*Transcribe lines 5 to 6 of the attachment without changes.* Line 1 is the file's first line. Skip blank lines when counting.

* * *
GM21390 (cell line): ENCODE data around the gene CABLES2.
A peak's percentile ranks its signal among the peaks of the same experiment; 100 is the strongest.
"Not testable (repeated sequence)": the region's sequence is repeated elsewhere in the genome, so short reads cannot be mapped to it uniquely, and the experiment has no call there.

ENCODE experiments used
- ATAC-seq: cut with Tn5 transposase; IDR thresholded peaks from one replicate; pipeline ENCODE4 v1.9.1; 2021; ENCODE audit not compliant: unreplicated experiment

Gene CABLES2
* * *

- ATAC-seq: cut with Tn5 transposase; IDR thresholded peaks from one replicate; pipeline ENCODE4 v1.9.1; 2021; ENCODE audit not compliant: unreplicated experiment

Gene CABLES2